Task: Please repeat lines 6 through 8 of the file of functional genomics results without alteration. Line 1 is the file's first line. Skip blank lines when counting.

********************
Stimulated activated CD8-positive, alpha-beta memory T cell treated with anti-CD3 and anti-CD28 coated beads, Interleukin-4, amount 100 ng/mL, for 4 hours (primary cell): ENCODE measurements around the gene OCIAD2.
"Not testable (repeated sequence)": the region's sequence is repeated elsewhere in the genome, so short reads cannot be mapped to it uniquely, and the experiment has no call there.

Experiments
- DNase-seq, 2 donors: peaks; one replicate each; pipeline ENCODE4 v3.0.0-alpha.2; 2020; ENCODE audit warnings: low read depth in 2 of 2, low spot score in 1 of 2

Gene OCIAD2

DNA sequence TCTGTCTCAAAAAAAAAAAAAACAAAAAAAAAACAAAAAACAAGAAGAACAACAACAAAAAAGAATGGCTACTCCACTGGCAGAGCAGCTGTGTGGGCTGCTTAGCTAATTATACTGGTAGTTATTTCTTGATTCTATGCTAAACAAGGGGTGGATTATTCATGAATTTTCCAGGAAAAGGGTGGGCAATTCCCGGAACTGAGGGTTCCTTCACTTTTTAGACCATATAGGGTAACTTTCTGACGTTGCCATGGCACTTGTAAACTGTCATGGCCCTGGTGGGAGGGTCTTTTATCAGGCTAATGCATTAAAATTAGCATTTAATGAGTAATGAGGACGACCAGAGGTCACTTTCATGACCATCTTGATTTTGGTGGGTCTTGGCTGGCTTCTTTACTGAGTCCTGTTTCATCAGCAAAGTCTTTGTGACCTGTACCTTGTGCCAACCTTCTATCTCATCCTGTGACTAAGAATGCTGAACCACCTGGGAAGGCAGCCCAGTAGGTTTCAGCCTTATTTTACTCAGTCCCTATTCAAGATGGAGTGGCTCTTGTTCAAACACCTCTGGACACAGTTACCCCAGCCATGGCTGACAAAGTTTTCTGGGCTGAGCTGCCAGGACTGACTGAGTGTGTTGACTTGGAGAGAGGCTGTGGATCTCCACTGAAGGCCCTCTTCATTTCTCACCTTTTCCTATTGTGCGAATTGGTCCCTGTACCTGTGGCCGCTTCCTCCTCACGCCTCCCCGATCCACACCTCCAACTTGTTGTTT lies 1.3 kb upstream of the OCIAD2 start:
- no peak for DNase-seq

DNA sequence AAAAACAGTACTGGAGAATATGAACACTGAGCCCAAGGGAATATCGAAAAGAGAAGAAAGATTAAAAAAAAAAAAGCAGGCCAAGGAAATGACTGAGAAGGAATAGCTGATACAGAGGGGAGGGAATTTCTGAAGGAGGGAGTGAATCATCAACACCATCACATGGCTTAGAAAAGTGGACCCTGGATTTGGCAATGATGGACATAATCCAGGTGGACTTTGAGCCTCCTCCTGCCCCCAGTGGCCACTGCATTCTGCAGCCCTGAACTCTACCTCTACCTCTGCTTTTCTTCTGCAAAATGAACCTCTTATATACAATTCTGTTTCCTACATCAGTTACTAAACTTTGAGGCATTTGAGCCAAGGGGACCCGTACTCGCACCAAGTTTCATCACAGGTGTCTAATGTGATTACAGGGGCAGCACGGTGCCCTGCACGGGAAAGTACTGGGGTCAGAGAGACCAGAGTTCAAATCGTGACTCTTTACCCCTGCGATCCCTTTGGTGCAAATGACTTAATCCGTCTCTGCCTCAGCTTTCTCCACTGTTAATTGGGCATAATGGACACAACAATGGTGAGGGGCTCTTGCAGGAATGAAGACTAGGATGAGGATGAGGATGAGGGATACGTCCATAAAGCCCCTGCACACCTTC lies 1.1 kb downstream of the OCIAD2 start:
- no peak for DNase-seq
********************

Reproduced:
DNA sequence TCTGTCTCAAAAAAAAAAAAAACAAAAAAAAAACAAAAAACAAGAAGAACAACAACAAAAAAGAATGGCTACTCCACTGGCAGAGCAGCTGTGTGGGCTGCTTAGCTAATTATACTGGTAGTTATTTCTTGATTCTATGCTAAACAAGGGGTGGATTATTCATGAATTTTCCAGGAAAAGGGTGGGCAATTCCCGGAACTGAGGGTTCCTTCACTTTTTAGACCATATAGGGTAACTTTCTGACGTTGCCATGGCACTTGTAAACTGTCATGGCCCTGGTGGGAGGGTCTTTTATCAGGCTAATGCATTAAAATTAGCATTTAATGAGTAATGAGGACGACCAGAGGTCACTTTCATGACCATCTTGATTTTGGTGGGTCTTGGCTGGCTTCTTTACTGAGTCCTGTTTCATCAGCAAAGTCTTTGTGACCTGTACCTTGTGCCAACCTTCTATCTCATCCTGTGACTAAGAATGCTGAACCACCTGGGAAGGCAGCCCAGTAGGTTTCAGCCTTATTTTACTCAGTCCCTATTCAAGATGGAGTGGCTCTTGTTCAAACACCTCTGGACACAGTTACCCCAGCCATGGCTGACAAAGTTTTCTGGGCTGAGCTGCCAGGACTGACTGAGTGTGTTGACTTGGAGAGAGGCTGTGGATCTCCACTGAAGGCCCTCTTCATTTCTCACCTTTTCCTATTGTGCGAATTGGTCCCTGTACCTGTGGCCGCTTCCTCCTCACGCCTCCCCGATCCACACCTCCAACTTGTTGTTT lies 1.3 kb upstream of the OCIAD2 start:
- no peak for DNase-seq

DNA sequence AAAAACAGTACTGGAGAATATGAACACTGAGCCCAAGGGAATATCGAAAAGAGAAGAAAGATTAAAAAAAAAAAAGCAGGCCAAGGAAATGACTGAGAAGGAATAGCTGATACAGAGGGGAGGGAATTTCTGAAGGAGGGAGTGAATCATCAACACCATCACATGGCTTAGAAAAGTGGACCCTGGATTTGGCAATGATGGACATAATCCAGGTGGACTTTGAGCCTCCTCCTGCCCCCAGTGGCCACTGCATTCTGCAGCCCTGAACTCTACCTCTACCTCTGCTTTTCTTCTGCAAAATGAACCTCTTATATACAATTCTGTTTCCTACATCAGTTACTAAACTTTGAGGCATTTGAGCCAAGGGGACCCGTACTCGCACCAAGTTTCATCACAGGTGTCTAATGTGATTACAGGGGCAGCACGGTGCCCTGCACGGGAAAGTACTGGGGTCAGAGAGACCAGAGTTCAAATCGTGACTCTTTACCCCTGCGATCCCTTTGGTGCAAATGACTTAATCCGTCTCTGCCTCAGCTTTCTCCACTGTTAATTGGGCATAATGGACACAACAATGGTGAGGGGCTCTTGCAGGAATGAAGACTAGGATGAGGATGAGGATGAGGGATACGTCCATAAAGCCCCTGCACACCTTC lies 1.1 kb downstream of the OCIAD2 start: